Tuesday, July 10, 2012

Texas water authority cuts off supply to rice farmers due to drought, and rural economies suffer

Rice farmers in southeastern Texas are switching from growing that water-intensive grain to crops that require less water, mostly because the Lower Colorado River Authority cut off water for most downstream farmers for the rest of this season so the city of Austin could recover from drought, Ashley Price of the Austin American-Statesman reports. As a result, rice production in rural counties along the river has fallen drastically. It's down by 75 percent in Eagle Lake, and has decreased to 1,500 acres this year compared to 24,000 acres last year in Matagorda County. (Wikipedia map: Lower Colorado River watershed)

Austin-based LCRA is the "chief arbiter" of who gets water and who doesn't, and the move to cut off water for downstream farmers was perhaps an inevitable move, Price reports. If the drought continues into 2013, those farmers could be cut off again. LCRA adopted stricter guidelines this February that reduces the amount of water released to farmers while almost doubling the amount for cities and power plants.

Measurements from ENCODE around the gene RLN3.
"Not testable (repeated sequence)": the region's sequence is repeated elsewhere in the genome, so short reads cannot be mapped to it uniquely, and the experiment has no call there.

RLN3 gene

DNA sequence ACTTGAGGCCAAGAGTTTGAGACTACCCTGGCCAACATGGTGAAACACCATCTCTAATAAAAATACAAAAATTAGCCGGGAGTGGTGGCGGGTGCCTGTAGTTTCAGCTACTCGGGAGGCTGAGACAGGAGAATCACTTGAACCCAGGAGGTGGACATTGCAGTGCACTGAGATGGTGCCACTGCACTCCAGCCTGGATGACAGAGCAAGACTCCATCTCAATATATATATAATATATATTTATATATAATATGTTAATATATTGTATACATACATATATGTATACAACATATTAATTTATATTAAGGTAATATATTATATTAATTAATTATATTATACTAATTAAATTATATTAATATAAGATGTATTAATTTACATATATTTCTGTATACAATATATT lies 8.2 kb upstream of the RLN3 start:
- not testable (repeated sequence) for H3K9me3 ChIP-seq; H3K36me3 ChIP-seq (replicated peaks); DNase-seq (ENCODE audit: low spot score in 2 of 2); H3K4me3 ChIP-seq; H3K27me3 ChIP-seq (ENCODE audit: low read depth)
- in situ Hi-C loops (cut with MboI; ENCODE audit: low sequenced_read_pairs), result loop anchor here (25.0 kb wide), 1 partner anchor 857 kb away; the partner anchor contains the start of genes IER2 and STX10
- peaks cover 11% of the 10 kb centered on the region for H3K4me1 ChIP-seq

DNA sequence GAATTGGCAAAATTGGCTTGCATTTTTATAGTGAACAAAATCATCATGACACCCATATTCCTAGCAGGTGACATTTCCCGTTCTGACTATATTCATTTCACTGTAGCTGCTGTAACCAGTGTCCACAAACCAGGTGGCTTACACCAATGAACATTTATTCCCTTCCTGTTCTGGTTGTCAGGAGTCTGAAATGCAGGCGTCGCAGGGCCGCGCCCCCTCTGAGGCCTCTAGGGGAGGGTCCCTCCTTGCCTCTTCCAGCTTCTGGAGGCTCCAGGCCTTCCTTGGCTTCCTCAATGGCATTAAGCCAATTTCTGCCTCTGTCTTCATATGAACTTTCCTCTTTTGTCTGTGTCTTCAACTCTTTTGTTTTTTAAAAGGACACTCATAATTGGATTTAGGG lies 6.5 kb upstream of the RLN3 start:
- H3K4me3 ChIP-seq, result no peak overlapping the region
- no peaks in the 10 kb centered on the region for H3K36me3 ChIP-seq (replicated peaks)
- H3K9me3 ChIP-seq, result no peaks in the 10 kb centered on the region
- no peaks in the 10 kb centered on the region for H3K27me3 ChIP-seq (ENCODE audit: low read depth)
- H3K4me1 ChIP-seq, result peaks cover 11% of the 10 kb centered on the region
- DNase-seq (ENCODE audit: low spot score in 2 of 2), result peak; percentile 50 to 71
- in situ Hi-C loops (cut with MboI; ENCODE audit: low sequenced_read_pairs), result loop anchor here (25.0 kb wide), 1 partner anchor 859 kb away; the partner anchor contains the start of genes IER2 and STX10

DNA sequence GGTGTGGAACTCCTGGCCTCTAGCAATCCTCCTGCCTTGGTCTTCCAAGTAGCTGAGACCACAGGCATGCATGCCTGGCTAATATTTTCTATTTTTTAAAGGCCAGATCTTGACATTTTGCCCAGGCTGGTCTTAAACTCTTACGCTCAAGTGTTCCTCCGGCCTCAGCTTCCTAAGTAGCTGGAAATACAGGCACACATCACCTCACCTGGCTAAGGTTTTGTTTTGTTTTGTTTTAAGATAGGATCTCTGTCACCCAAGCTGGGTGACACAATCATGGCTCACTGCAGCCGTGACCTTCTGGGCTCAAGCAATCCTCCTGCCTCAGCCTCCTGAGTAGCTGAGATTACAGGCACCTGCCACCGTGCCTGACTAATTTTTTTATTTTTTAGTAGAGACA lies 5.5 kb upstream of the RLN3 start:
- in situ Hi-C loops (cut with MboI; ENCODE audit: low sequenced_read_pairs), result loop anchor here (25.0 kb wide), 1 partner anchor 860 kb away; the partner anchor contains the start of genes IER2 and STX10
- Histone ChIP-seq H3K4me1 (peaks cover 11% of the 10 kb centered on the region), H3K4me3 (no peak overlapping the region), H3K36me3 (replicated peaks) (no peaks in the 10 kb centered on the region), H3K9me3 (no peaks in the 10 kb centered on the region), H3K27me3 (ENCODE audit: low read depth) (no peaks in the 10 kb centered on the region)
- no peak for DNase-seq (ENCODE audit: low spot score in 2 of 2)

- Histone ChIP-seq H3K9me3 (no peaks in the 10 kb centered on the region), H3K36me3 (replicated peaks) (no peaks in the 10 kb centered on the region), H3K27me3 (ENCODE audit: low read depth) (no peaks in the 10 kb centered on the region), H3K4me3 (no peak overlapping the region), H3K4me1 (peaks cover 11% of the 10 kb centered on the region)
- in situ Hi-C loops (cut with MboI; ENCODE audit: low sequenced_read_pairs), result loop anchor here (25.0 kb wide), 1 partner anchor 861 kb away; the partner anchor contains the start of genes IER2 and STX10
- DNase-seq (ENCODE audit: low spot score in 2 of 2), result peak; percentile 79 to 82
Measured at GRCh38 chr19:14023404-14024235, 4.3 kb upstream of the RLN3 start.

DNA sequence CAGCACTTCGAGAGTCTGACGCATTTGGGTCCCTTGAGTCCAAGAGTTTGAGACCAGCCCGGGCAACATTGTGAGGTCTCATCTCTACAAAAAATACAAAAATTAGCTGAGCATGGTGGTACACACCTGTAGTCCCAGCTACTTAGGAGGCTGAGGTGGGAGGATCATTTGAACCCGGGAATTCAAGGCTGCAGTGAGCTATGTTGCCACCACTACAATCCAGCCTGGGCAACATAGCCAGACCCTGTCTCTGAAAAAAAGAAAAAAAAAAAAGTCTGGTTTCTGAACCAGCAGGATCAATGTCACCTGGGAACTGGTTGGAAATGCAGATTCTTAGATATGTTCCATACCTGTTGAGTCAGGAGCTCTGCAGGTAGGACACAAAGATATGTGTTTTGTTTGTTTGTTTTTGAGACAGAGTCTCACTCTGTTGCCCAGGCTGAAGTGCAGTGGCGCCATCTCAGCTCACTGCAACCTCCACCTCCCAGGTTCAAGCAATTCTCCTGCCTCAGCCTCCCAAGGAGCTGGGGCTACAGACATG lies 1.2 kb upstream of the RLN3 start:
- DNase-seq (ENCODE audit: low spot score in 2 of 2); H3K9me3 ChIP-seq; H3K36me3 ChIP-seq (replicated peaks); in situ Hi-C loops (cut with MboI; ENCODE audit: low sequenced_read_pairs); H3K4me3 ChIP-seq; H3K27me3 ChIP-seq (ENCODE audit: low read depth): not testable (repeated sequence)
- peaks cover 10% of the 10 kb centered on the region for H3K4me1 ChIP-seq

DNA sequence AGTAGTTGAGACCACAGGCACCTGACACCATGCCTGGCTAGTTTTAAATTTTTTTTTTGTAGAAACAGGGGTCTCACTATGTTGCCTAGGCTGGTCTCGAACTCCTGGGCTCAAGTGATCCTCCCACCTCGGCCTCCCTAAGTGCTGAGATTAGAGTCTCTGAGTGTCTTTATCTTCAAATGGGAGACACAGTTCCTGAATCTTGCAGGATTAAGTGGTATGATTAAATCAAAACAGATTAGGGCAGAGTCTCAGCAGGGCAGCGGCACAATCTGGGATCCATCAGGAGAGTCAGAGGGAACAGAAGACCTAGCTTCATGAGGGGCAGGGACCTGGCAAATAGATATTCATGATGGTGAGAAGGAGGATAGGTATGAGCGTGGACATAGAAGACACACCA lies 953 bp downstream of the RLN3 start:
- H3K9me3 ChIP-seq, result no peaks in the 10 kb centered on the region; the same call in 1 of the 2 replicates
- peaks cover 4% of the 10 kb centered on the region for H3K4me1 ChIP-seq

Most rice farmers aren't feeling the pinch, because their fields are insured, but the consequences of a "no-rice year" are reverberating in rural towns whose economy is tied to the crop's production, Price reports: "The woman who sells diesel oil for farm equipment; the pilots who eke out commissions spraying fungicide from tiny duster planes; the chicken farmer who buys rice hulls, the protective layer of the grain, for litter; the calf-cattle rancher who buys the bran, the hard outer bit that gets polished off when rice is made white, for cattle feed -- these people all find business is off as the rice crop has dwindled." (Read more)

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